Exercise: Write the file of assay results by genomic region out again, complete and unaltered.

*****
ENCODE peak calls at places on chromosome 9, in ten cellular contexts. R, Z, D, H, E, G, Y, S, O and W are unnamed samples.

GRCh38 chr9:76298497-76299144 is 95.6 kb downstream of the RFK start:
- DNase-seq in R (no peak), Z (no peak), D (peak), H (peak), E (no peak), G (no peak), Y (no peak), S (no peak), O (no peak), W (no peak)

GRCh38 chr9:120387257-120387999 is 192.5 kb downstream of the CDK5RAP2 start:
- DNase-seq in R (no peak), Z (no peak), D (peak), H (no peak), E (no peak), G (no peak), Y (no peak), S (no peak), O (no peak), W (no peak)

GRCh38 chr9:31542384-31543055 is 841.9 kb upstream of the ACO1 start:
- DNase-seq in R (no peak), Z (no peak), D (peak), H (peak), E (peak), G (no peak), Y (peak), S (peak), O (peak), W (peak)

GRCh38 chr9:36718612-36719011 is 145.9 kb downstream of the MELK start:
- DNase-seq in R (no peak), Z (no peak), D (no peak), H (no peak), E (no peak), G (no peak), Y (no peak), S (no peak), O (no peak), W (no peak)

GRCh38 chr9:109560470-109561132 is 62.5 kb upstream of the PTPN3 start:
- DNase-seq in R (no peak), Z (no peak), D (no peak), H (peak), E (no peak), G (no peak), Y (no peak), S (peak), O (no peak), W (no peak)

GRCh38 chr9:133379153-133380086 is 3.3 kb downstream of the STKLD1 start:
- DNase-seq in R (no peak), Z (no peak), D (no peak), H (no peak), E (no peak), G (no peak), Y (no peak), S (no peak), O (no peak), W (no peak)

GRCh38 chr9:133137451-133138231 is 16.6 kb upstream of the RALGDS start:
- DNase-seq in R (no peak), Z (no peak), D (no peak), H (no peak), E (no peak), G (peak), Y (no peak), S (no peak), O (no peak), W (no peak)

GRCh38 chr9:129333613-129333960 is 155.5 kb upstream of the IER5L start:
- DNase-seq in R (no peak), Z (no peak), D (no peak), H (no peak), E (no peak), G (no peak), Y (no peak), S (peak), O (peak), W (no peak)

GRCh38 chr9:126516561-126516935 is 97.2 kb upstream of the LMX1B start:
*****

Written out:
ENCODE peak calls at places on chromosome 9, in ten cellular contexts. R, Z, D, H, E, G, Y, S, O and W are unnamed samples.

GRCh38 chr9:76298497-76299144 is 95.6 kb downstream of the RFK start:
- DNase-seq in R (no peak), Z (no peak), D (peak), H (peak), E (no peak), G (no peak), Y (no peak), S (no peak), O (no peak), W (no peak)

GRCh38 chr9:120387257-120387999 is 192.5 kb downstream of the CDK5RAP2 start:
- DNase-seq in R (no peak), Z (no peak), D (peak), H (no peak), E (no peak), G (no peak), Y (no peak), S (no peak), O (no peak), W (no peak)

GRCh38 chr9:31542384-31543055 is 841.9 kb upstream of the ACO1 start:
- DNase-seq in R (no peak), Z (no peak), D (peak), H (peak), E (peak), G (no peak), Y (peak), S (peak), O (peak), W (peak)

GRCh38 chr9:36718612-36719011 is 145.9 kb downstream of the MELK start:
- DNase-seq in R (no peak), Z (no peak), D (no peak), H (no peak), E (no peak), G (no peak), Y (no peak), S (no peak), O (no peak), W (no peak)

GRCh38 chr9:109560470-109561132 is 62.5 kb upstream of the PTPN3 start:
- DNase-seq in R (no peak), Z (no peak), D (no peak), H (peak), E (no peak), G (no peak), Y (no peak), S (peak), O (no peak), W (no peak)

GRCh38 chr9:133379153-133380086 is 3.3 kb downstream of the STKLD1 start:
- DNase-seq in R (no peak), Z (no peak), D (no peak), H (no peak), E (no peak), G (no peak), Y (no peak), S (no peak), O (no peak), W (no peak)

GRCh38 chr9:133137451-133138231 is 16.6 kb upstream of the RALGDS start:
- DNase-seq in R (no peak), Z (no peak), D (no peak), H (no peak), E (no peak), G (peak), Y (no peak), S (no peak), O (no peak), W (no peak)

GRCh38 chr9:129333613-129333960 is 155.5 kb upstream of the IER5L start:
- DNase-seq in R (no peak), Z (no peak), D (no peak), H (no peak), E (no peak), G (no peak), Y (no peak), S (peak), O (peak), W (no peak)

GRCh38 chr9:126516561-126516935 is 97.2 kb upstream of the LMX1B start: